These are most prominent in low-income settlements and urban slums. This is despite sexual health and rights being basic needs that everyone should have access to.
After starting a new relationship, Cynthia started experiencing frequent urination that was characterised by sharp pain after she was done urinating.
"I had just started having sex with my new boyfriend and I thought it was an STI," she said.
Cynthia, 23, currently lives in Githurai, and she says she was afraid to ask anyone for help.
"It was embarrassing and I had not heard anyone else complain about the same thing. I googled the symptoms and saw that it was possibly a UTI, and that's when I went to hospital," she said.
Urinary tract infections occur when bacteria or fungi, commonly called microbes, enter the urinary tract.
"The infection may occur in the urethra and urinary bladder for lower UTI and ureter and kidneys for upper UTI," Obimbo said.
Due to their short urethra, women are at greater risk of urinary tract infections. The common offending bacteria are those that inhabit the gut or vagina and cross over to the urinary tract during sex or after using the toilet.
"Flank pain, which is discomfort in your upper abdomen or back and sides, may suggest upper UTI. Some patients may also present with fever, chills and malaise," Obimbo said.
His counterpart Ikol explained that UTIs are not sexually transmitted but can be contracted during intercourse, when the parties are unhygienic.
Common symptoms include pain during urination, urinating many times and feeling like the urge to urinate is uncontrollable, a sensation that the bladder is full even when it is not, lower abdominal pain and blood in the urine.
Many simple lower UTIs resolve spontaneously, but seeking treatment reduces the duration of symptoms and reduces the chance of the lower UTI from progressing to becoming an upper UTI.
"A quarter of women have a recurrence in spite of proper treatment. Your primary care doctor or gynaecologist should provide guidance if you experience the above symptoms," Obimbo said.
Enough oral fluid intake to enhance urination and frequent urination are helpful in preventing infections. Urinating after sex has also been shown to be a useful habit in preventing recurrent UTI.
Wanjiku barely survived her high school because of the excruciating pain she had to endure every month during her period.
"I used to dread my periods because I knew I would have to deal with so much pain. I used to miss days of class because I could not walk or function, it always happened before my period and ended after," she said.
Wanjiku adds her mother also suffered from the same condition and dealt with it by taking strong painkillers.
"I relied heavily on Buscopan, which did little to ease the pain but it helped. At one point, the pain was so bad I passed out and had to be rushed to hospital at night," she said.
Wanjiku's periods were also very heavy and would last about a week. The pain would subside when they ended.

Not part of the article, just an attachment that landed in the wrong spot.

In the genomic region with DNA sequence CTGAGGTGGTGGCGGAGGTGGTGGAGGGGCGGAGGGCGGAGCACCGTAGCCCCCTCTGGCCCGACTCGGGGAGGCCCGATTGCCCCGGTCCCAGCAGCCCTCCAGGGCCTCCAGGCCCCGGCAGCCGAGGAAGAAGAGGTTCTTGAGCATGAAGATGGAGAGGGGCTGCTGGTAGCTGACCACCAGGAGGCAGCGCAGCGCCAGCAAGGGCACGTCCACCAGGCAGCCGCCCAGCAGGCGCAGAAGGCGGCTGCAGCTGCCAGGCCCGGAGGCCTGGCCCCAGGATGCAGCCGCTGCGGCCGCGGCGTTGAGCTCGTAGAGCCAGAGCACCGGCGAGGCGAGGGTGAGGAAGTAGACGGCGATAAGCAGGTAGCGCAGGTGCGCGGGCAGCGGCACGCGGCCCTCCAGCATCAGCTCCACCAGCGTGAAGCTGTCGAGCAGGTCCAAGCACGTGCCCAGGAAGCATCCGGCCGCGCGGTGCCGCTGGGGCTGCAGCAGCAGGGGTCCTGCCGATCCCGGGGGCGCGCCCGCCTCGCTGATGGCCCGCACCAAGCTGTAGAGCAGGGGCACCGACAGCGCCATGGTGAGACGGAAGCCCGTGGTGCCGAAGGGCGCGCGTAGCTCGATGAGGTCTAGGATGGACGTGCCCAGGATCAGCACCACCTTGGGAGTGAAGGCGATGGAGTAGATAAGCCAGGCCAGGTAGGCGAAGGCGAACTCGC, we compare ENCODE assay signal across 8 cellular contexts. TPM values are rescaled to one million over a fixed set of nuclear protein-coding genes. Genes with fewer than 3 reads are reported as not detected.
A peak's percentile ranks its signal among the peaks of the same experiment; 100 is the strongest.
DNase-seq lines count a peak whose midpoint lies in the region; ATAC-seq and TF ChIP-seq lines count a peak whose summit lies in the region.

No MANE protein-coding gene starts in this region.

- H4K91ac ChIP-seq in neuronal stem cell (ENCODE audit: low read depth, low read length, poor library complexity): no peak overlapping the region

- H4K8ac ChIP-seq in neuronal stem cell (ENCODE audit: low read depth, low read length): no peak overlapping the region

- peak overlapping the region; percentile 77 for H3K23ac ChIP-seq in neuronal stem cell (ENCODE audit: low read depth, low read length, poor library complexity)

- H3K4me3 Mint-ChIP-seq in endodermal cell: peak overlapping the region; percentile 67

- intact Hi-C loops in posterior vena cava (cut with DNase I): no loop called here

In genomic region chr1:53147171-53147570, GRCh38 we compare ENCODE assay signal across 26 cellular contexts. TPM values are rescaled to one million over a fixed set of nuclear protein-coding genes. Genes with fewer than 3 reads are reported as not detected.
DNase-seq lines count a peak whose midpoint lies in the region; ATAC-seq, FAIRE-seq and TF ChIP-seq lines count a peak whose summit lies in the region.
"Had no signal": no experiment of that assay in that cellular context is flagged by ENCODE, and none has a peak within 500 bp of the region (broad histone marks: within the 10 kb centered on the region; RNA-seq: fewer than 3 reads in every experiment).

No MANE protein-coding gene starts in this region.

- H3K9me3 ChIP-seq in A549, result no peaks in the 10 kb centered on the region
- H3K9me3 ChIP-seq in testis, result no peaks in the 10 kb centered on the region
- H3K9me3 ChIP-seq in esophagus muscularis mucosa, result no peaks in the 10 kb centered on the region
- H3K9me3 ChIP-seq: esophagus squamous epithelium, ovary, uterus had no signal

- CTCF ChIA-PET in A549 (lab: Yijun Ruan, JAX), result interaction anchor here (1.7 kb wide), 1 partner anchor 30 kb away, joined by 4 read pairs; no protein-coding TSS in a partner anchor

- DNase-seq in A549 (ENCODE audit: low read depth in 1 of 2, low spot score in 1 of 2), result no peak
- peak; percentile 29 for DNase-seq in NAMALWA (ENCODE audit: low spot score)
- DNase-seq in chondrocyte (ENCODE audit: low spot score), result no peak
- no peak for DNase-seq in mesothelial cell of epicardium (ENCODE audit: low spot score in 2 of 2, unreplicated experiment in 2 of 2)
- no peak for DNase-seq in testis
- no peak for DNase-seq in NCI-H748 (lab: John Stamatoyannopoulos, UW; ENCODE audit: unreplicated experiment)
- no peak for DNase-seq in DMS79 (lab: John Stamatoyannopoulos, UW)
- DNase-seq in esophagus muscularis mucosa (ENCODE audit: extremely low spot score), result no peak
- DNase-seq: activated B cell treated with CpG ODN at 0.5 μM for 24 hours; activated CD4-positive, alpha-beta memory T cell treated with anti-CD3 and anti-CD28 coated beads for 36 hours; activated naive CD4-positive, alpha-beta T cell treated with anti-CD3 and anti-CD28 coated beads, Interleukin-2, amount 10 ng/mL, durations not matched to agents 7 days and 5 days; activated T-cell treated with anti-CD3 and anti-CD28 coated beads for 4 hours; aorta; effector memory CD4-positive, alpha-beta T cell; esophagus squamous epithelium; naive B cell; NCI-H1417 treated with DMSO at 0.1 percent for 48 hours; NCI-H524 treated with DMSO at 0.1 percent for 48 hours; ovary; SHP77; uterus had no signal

Each time she would experience pain, a classmate would be assigned to watch over her in the dorms.
"Sometimes I would prefer to go home because the pain was too much and there was no one to take care of me," she said.
Ovarian cysts are fluid-filled pockets in a woman's ovaries.
Dr Ikol says women develop cysts during ovulation that present little or no discomfort and are harmless.
Every month, each ovary has several follicles that begin to develop for each cycle. However, normally, only one will ovulate an egg. After ovulation, the follicle turns into a corpus luteum.
A follicle becomes cystic when it fails to ovulate and persists in the ovary accumulating fluid in it.
"When we perform a scan and find the woman has a cyst that is less than five centimetres in size, we may choose to put her under observation instead of going for surgery. However, if the cyst is bigger or the patient is in severe pain, we may decide to operate," Ikol said.
In most cases, the ovarian cysts have no symptoms and may present with mild discomfort and actually be harmless.
"Most of the cysts disappear without the need for any kind of treatment. Some, however, may turn out to be cancerous, especially if they occur after menopause," Obimbo said.
There may be no symptoms associated with simple cysts. Some are even found when one visits their gynaecologist during an examination or after an ultrasound scan.
"These cysts, commonly called functional cysts, would disappear on their own within two months. In some instances, they may present with a dull or sharp pain in the lower abdomen and bloating," Obimbo said.
"In cases where they become too large, they may end up twisting, causing vomiting and intense pain. In this instance, one may require urgent surgical intervention. The cysts may also burst on their own, causing bleeding."
He adds gynecologists will discuss with you the best way to manage the cysts, depending on the type and other factors, such as age and their complexity.
"Treatment options as indicated above include watchful waiting, hormonal treatment, and surgery," he said.